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Investing Like a Psychopath

Source: Recite.

What makes a good investor?

People who are calm. People who take a long-term view. And, according to one study, people with brain damage.

In 2005, a team of researchers from Stanford, Carnegie Mellon, and the University of Iowa gave a group of participants $20 each. They were then made an offer: You can flip a coin up to 20 times. If you lose the coin toss, you owe $1. If you win, you get $2.50.

Everyone in this situation should make as many tosses as possible, since there's a 50/50 chance of accurately guessing a coin toss, and the reward for winning is far larger than the penalty of losing.

But the researchers found only one group of participants willing to make large numbers of tosses: Those with a lesion in the area of their brains that controls emotion.

Participants with normal brains threw in the towel after flipping a few losses in a row. People don't like losing money, and even if you know the odds are in your favor, a couple losses will turn you off.

But those whose brains suppressed emotions kept on betting, regardless of past losses. Not surprising, given the odds and payoffs of the coin-toss game, they ended up with more money.

One of the co-authors of the study called these coin-flippers "functional psychopaths," since their damaged brains prevented them from being affected by emotions. The non-psychopaths with normal brains remembered how losing felt and became twice bitten, once shy. Their memories blocked rational behavior. 

Your money and your memory 
Next to losing sight and motion, surveys show losing your memory is one of the most frightening things people contemplate. But we rarely think about how our memories hurt us. As investors, they often do. 

We're more likely to remember negative, emotional events than ordinary or positive ones, especially in the short run. That's how it should be: You want to learn to avoid bad things that happened in the past. But it plays a dirty trick on us: "People tend to assess the relative importance of issues by the ease with which they are retrieved from memory" psychologist Daniel Kahneman writes in his book, Thinking Fast and Slow. Since we give more weight to negative memories, we spend more effort trying to avoid bad experiences from happening again than we do trying to trying to benefit from positive ones, even if the positive ones offer huge upside. It's called loss aversion, and it's the flaw the normal-brain coin-flippers suffered from.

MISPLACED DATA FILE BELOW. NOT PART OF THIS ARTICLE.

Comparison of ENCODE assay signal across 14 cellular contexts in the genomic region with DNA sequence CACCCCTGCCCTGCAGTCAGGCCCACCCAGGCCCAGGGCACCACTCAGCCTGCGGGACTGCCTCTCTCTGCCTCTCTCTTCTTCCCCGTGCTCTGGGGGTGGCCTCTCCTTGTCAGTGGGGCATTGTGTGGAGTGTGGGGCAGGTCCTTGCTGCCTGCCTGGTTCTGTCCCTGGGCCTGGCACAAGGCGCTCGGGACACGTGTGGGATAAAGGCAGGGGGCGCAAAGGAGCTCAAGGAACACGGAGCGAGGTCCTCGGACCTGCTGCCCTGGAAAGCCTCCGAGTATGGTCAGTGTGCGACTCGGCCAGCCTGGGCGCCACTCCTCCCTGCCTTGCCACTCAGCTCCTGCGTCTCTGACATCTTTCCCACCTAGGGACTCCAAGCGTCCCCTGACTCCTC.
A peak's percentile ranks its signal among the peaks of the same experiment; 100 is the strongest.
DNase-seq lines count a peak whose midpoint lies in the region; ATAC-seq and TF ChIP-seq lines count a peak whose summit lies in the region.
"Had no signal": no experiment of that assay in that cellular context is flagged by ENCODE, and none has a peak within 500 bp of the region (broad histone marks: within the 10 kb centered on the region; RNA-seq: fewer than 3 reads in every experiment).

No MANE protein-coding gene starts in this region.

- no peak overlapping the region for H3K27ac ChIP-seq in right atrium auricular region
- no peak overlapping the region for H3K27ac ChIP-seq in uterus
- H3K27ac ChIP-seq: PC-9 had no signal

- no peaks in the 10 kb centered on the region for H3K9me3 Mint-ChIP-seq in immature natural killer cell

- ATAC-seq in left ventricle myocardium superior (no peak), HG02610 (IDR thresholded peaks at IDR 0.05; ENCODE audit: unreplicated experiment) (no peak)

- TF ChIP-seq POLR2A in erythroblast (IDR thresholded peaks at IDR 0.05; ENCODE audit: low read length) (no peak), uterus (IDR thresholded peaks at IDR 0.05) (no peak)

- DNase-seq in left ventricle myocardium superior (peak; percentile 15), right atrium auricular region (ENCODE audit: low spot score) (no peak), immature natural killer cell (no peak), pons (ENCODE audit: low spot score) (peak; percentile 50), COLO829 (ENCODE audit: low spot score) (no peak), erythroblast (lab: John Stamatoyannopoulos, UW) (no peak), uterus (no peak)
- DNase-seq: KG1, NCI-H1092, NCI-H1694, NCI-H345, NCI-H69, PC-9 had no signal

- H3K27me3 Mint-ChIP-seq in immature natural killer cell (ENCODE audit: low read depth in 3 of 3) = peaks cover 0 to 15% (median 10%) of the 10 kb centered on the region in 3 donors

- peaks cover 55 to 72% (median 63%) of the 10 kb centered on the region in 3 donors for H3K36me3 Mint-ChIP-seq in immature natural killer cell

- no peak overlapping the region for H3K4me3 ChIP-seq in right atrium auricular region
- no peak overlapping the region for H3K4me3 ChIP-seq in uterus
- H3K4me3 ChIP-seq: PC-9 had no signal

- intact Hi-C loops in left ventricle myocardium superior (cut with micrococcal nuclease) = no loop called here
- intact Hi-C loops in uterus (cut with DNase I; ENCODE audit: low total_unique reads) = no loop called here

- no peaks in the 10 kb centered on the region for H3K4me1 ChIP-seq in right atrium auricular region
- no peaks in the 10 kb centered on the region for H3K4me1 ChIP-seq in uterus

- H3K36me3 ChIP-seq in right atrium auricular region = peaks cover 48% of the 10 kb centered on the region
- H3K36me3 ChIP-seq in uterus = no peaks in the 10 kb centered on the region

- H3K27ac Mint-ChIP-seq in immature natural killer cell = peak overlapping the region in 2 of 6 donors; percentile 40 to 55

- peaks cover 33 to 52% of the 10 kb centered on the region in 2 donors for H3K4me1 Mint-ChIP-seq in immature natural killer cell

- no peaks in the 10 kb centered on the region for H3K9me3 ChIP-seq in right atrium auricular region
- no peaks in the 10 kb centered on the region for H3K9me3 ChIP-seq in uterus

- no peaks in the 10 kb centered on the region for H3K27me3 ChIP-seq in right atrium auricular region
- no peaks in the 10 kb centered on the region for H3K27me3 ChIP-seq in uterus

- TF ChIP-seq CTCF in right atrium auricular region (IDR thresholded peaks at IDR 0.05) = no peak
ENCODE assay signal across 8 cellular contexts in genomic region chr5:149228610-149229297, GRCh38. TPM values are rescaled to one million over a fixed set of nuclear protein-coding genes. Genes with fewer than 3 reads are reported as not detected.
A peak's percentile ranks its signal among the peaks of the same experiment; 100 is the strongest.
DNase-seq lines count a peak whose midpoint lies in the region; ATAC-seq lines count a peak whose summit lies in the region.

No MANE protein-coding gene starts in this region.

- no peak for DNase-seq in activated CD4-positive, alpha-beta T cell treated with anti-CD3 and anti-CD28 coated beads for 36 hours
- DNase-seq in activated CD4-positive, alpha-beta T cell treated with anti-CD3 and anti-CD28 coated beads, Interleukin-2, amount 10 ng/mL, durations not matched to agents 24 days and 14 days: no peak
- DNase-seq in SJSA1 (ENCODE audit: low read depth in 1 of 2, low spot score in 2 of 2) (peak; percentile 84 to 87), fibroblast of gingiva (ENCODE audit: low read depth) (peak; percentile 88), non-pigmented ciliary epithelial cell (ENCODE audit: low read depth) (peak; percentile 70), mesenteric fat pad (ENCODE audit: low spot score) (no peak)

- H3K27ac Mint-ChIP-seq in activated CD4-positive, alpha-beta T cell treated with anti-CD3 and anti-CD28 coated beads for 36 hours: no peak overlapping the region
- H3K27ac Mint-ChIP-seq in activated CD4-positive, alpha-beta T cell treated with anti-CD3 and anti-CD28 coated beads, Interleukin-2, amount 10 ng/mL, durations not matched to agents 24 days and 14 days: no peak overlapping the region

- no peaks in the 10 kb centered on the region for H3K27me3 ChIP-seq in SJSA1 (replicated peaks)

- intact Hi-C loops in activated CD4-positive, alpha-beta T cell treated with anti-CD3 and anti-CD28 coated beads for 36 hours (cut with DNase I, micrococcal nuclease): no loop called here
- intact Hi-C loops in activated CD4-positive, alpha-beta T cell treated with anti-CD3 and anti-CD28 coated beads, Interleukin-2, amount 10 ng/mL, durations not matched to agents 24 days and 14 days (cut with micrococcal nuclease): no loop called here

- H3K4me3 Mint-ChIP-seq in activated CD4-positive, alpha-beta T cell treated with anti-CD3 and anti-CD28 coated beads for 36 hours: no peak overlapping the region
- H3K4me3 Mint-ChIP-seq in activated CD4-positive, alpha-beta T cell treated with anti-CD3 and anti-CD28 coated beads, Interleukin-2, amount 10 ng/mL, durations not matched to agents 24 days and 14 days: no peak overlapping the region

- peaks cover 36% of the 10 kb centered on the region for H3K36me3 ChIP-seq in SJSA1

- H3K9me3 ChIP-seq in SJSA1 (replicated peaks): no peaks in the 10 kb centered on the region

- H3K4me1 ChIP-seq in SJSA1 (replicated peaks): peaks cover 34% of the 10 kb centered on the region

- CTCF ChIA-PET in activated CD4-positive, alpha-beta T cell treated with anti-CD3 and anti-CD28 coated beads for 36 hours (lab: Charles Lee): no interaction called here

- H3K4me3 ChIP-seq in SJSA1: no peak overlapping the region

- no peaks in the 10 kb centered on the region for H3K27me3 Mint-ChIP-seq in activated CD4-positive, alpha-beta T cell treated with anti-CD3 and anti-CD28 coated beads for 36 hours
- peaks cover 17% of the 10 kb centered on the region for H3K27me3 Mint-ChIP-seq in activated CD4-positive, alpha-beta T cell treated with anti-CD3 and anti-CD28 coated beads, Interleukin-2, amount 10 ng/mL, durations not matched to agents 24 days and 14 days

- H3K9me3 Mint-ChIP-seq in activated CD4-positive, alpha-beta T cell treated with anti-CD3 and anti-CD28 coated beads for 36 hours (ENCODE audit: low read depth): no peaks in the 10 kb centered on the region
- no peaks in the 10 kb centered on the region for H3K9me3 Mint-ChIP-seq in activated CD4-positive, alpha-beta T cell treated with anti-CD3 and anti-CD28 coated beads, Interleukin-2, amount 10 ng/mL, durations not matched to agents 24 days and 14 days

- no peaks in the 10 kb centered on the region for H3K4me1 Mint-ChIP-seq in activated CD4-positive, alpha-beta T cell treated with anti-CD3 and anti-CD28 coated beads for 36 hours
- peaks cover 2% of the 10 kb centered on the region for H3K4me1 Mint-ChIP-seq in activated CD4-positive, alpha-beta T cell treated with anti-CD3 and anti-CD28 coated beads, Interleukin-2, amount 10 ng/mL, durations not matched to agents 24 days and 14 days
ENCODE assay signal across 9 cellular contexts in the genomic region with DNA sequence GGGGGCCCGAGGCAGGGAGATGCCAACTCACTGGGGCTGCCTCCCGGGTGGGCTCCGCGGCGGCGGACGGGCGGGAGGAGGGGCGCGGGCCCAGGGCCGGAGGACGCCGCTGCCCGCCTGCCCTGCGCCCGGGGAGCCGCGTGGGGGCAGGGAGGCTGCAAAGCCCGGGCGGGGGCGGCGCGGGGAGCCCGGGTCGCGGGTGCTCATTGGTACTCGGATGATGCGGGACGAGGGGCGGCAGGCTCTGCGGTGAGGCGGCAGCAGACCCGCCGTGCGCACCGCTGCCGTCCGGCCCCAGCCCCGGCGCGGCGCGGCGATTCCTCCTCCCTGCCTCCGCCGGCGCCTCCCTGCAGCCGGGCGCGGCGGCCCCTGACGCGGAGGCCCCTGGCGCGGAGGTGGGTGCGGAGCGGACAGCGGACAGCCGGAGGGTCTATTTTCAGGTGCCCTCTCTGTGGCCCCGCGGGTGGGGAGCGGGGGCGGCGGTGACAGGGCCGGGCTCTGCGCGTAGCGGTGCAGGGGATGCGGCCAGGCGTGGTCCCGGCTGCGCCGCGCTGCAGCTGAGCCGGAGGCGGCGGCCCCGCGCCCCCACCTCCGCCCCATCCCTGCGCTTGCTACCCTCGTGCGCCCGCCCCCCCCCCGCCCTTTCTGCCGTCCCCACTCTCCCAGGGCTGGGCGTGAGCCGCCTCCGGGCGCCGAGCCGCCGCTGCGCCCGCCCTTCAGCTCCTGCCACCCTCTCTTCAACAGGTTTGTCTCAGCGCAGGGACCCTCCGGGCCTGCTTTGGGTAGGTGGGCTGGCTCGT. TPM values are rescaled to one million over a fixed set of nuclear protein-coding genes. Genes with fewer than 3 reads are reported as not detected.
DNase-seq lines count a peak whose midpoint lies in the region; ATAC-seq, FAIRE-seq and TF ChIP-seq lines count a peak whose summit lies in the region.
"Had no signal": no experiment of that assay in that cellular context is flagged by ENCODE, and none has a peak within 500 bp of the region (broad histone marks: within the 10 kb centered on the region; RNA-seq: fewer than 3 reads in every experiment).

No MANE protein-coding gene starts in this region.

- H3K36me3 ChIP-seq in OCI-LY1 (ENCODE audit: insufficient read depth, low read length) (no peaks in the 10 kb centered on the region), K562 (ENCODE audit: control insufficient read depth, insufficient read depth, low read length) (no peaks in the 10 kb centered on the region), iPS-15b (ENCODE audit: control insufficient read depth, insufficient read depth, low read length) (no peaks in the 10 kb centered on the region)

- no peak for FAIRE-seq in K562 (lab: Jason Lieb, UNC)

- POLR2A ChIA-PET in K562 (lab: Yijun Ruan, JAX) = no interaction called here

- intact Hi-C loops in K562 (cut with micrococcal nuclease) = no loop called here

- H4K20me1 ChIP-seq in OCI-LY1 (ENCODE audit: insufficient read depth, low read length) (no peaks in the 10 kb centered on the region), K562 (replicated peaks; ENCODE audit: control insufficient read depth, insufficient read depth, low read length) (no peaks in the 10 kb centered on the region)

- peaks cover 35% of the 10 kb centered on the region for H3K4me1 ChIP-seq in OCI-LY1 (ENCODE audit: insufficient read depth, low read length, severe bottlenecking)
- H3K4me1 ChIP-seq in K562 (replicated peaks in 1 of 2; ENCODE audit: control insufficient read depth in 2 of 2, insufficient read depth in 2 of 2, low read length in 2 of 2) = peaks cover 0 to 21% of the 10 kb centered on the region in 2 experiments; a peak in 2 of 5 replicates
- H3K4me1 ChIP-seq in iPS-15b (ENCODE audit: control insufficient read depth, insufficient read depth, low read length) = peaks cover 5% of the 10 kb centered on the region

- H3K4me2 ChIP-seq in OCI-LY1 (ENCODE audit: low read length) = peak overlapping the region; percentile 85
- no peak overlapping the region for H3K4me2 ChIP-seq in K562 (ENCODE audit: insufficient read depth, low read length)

Think about this from the standpoint of an investor. The market falls 50% in 2008 and early 2009. That hurts. Then it rallies 130% over the next few years, recouping all of your losses and then some. This feels OK, but not nearly good enough to ease the shock you felt from the 50% crash, which was emotional and memorable. You remember the crash much more vividly than the ensuing rally, and you change your portfolio to make sure you never suffer through a crash again. You buy bonds, hold a lot of cash, and swear off stocks for good. We've seen quite a bit of this behavior over the last few years. And we know it comes at the expense of long-term performance.

Worse, our memories of emotional experiences tend to get rearranged and distorted, so much so that some of what we remember never actually occurred. In his book Omaha Beach, Joseph Balkoski writes that, "one firm lesson that serious World War II researchers have learned is that the reliability of human memory varies drastically from one veteran to the next." Time, Balkoski writes, "can play subtle tricks on the mind, and the historian's thorniest problem is to separate those rare fully substantiated accounts from the more typical yarns that time has established."